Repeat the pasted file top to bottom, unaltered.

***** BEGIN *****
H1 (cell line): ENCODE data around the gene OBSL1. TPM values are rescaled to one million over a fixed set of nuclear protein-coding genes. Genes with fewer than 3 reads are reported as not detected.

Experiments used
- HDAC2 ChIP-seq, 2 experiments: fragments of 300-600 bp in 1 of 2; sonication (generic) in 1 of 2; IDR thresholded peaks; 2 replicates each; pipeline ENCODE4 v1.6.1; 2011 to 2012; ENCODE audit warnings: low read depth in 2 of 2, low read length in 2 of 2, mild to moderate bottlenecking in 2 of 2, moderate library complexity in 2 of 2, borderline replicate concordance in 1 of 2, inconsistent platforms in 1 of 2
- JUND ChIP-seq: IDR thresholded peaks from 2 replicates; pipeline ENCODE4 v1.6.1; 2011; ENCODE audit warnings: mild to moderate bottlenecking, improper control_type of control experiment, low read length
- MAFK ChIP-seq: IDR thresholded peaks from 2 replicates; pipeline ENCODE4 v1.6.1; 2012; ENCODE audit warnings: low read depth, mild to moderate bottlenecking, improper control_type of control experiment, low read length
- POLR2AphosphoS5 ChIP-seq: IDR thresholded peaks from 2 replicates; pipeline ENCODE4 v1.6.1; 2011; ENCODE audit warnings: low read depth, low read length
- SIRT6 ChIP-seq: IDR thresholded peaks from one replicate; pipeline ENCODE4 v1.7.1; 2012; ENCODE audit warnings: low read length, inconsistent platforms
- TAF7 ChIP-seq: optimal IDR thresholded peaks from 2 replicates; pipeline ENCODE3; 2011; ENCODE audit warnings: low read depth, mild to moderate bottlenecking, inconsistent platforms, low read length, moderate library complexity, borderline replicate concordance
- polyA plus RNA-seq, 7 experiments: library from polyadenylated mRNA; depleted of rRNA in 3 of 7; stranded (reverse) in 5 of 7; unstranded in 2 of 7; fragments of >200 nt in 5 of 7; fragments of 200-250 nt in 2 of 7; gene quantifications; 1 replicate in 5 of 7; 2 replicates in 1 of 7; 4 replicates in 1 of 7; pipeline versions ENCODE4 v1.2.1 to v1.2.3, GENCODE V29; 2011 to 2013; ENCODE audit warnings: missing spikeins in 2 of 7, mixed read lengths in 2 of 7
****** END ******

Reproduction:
H1 (cell line): ENCODE data around the gene OBSL1. TPM values are rescaled to one million over a fixed set of nuclear protein-coding genes. Genes with fewer than 3 reads are reported as not detected.

Experiments used
- HDAC2 ChIP-seq, 2 experiments: fragments of 300-600 bp in 1 of 2; sonication (generic) in 1 of 2; IDR thresholded peaks; 2 replicates each; pipeline ENCODE4 v1.6.1; 2011 to 2012; ENCODE audit warnings: low read depth in 2 of 2, low read length in 2 of 2, mild to moderate bottlenecking in 2 of 2, moderate library complexity in 2 of 2, borderline replicate concordance in 1 of 2, inconsistent platforms in 1 of 2
- JUND ChIP-seq: IDR thresholded peaks from 2 replicates; pipeline ENCODE4 v1.6.1; 2011; ENCODE audit warnings: mild to moderate bottlenecking, improper control_type of control experiment, low read length
- MAFK ChIP-seq: IDR thresholded peaks from 2 replicates; pipeline ENCODE4 v1.6.1; 2012; ENCODE audit warnings: low read depth, mild to moderate bottlenecking, improper control_type of control experiment, low read length
- POLR2AphosphoS5 ChIP-seq: IDR thresholded peaks from 2 replicates; pipeline ENCODE4 v1.6.1; 2011; ENCODE audit warnings: low read depth, low read length
- SIRT6 ChIP-seq: IDR thresholded peaks from one replicate; pipeline ENCODE4 v1.7.1; 2012; ENCODE audit warnings: low read length, inconsistent platforms
- TAF7 ChIP-seq: optimal IDR thresholded peaks from 2 replicates; pipeline ENCODE3; 2011; ENCODE audit warnings: low read depth, mild to moderate bottlenecking, inconsistent platforms, low read length, moderate library complexity, borderline replicate concordance
- polyA plus RNA-seq, 7 experiments: library from polyadenylated mRNA; depleted of rRNA in 3 of 7; stranded (reverse) in 5 of 7; unstranded in 2 of 7; fragments of >200 nt in 5 of 7; fragments of 200-250 nt in 2 of 7; gene quantifications; 1 replicate in 5 of 7; 2 replicates in 1 of 7; 4 replicates in 1 of 7; pipeline versions ENCODE4 v1.2.1 to v1.2.3, GENCODE V29; 2011 to 2013; ENCODE audit warnings: missing spikeins in 2 of 7, mixed read lengths in 2 of 7